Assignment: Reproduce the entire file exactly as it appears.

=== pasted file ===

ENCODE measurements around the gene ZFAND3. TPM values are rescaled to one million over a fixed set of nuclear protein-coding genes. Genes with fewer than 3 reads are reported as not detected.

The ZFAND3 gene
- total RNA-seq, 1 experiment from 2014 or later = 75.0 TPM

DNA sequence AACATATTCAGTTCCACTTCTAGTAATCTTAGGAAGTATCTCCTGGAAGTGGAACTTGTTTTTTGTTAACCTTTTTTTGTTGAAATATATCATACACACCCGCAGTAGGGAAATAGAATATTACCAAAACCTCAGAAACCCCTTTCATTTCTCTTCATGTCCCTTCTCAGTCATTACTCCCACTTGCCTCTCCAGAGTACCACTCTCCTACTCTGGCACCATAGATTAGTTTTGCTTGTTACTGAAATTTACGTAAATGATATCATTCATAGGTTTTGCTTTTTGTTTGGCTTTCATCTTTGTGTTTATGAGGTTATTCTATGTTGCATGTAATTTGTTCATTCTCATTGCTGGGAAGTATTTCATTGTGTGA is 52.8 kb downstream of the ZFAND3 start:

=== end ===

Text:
ENCODE measurements around the gene ZFAND3. TPM values are rescaled to one million over a fixed set of nuclear protein-coding genes. Genes with fewer than 3 reads are reported as not detected.

The ZFAND3 gene
- total RNA-seq, 1 experiment from 2014 or later = 75.0 TPM

DNA sequence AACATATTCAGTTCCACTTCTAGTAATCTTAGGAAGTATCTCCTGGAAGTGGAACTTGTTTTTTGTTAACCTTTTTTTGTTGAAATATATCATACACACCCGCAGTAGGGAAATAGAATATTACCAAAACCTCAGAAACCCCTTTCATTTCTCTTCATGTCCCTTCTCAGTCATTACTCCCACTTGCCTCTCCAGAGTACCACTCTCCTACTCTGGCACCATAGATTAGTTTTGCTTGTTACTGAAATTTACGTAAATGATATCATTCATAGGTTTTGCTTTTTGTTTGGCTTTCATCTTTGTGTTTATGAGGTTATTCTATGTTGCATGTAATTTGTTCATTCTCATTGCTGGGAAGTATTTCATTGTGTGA is 52.8 kb downstream of the ZFAND3 start: